• Water intoxication is more common in young children and older adults but can occur years after initiating treatment with desmopressin in adults and should be kept in mind when treating patients with hyponatremia who have hypopituitarism associated with diabetes insipidus.

  • Water intoxication is much more common in patients with diabetes insipidus being treated with intranasal desmopressin than in those using the oral preparations.

Open access
Ulla Kampmann Steno Diabetes Center Aarhus, Aarhus University Hospital, Hedeager, Aarhus N, Denmark

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Per Glud Ovesen Department of Obstetrics and Gynecology, Department of Diabetes and Endocrinology, Aarhus University Hospital, Palle Juul Jensens Boulevard, Aarhus N, Denmark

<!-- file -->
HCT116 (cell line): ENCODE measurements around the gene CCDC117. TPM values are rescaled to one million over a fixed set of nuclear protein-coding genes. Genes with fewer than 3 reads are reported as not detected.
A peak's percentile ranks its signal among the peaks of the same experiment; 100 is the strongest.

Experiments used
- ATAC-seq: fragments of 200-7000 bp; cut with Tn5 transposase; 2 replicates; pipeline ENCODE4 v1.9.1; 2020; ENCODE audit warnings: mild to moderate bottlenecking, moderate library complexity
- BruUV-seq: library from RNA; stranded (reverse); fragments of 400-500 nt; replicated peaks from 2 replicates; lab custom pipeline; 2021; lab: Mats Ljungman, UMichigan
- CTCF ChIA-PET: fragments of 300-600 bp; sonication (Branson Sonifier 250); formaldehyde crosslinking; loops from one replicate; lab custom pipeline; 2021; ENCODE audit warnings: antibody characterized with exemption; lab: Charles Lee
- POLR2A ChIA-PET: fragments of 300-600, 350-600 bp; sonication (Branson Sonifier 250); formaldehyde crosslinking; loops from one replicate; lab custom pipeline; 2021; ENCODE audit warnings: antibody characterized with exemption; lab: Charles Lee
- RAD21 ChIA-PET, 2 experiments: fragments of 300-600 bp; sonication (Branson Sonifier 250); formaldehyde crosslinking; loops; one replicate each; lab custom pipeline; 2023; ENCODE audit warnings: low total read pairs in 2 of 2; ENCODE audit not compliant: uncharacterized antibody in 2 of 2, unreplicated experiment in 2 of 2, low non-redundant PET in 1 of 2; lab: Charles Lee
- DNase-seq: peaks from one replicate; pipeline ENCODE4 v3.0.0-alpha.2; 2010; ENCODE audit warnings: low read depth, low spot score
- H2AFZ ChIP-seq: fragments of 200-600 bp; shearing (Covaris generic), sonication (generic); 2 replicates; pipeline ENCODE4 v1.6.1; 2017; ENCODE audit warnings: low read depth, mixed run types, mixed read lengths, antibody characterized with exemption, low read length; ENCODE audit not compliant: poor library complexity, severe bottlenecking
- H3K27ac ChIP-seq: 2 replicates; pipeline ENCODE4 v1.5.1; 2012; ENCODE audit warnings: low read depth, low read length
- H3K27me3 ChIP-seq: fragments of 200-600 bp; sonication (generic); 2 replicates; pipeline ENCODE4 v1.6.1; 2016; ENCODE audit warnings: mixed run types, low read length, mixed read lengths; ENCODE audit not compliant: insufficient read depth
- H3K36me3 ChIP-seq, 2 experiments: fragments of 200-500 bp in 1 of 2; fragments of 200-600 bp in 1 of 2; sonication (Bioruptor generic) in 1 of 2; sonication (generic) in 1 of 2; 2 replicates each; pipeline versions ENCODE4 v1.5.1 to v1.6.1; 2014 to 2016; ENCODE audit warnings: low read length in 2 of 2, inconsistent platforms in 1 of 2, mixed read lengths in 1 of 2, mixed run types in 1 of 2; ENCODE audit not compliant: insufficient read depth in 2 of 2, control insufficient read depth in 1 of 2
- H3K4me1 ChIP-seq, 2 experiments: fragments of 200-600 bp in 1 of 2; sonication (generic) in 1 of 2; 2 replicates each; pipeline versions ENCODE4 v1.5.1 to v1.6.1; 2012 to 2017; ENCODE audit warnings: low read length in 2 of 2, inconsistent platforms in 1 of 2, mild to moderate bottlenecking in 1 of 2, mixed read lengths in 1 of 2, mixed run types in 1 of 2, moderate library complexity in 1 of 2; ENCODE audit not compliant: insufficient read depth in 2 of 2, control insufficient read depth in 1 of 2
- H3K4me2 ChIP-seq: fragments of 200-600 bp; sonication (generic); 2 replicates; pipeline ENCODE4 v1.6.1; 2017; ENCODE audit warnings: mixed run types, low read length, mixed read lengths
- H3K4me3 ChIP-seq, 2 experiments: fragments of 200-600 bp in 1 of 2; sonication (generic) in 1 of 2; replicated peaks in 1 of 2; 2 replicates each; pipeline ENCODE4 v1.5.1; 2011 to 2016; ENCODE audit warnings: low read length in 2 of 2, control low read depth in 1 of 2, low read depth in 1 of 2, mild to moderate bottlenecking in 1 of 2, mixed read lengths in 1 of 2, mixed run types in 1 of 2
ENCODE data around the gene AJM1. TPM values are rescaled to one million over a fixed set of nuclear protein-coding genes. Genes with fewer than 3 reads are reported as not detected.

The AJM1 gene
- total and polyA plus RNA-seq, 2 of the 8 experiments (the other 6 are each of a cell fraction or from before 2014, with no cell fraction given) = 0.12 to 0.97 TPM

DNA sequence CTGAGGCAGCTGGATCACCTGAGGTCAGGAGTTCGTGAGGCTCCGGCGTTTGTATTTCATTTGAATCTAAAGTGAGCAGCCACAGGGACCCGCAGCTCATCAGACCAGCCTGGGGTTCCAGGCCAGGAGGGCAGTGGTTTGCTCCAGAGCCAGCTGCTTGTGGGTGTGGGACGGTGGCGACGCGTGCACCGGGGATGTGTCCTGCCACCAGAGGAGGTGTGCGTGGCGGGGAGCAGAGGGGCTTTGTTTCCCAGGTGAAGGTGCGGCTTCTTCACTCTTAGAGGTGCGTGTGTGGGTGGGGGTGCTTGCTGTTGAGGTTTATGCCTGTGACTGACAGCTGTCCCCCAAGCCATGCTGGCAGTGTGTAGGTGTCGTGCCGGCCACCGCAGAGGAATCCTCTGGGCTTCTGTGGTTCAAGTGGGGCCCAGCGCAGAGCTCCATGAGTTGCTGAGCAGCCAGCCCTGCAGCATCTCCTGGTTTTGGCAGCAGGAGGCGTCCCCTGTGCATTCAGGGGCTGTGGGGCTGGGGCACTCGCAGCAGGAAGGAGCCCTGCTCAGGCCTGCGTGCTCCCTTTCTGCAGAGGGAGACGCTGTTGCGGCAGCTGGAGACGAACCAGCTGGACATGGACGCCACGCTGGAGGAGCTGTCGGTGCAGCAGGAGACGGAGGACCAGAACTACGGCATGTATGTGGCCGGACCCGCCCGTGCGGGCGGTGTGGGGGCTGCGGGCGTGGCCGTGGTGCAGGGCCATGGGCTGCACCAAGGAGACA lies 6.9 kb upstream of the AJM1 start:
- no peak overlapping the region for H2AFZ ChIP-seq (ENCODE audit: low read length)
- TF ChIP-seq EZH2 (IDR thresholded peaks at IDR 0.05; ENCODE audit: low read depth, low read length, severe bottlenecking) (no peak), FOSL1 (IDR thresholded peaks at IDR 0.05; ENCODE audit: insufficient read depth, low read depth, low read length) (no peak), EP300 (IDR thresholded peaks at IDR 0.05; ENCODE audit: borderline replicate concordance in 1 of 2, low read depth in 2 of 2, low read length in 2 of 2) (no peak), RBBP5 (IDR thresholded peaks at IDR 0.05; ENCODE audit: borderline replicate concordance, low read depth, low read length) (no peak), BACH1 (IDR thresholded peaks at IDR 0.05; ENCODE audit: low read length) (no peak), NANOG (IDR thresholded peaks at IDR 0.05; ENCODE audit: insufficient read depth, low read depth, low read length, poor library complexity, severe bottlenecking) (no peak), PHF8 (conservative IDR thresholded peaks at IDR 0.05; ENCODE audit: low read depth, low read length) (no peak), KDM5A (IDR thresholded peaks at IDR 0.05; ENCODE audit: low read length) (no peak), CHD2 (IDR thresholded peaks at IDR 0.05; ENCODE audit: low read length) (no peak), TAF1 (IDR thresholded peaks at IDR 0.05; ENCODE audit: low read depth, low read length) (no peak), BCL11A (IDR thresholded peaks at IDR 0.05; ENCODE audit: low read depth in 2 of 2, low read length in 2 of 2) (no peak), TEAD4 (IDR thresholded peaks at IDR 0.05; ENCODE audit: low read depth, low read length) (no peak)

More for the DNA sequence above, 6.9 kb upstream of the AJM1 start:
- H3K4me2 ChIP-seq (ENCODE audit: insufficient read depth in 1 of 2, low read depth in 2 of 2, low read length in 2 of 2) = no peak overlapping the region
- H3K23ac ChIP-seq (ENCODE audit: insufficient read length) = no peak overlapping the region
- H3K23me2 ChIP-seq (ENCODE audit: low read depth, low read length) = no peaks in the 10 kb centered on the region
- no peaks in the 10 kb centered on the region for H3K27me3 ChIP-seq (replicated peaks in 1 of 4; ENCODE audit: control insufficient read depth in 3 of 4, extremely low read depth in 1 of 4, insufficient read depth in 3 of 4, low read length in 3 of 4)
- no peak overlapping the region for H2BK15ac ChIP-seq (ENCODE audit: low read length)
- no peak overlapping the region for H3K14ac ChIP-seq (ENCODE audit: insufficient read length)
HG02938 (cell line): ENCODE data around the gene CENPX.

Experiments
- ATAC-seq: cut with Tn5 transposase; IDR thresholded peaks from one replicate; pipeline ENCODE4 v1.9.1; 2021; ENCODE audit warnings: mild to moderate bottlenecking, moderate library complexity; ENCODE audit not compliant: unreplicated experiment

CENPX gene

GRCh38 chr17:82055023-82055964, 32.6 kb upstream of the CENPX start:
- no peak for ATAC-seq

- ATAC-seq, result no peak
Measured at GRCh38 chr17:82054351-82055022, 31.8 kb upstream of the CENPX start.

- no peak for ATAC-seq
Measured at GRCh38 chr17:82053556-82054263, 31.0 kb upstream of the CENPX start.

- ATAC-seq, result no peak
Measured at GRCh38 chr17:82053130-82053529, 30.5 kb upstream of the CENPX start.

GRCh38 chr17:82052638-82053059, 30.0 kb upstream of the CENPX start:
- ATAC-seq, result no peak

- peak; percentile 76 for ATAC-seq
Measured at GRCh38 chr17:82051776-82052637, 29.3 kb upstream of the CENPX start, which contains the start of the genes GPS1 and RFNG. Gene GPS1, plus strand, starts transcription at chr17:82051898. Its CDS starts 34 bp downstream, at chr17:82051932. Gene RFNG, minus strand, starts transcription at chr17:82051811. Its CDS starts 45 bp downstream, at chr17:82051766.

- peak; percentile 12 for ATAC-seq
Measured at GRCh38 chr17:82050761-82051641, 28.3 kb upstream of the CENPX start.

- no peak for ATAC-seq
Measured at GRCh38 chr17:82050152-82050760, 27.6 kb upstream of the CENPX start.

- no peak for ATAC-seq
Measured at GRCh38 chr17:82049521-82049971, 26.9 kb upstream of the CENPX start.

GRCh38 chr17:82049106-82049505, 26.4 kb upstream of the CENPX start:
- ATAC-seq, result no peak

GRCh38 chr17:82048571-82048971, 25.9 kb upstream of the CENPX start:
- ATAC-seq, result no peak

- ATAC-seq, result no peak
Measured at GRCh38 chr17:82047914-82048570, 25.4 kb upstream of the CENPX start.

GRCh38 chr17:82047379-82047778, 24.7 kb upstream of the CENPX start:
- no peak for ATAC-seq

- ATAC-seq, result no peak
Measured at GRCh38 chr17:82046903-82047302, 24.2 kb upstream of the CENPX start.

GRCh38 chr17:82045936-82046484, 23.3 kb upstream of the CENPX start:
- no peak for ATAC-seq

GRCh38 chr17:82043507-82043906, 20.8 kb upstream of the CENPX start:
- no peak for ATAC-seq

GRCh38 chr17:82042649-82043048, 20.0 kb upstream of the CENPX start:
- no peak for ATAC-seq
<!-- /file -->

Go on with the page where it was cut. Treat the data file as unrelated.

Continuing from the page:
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Niels Møller Medical Research Laboratories, Department of Diabetes and Endocrinology, Aarhus University Hospital, Palle Juul Jensens Boulevard, Aarhus N, Denmark

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Jens Fuglsang Department of Obstetrics and Gynecology, Department of Diabetes and Endocrinology, Aarhus University Hospital, Palle Juul Jensens Boulevard, Aarhus N, Denmark

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Summary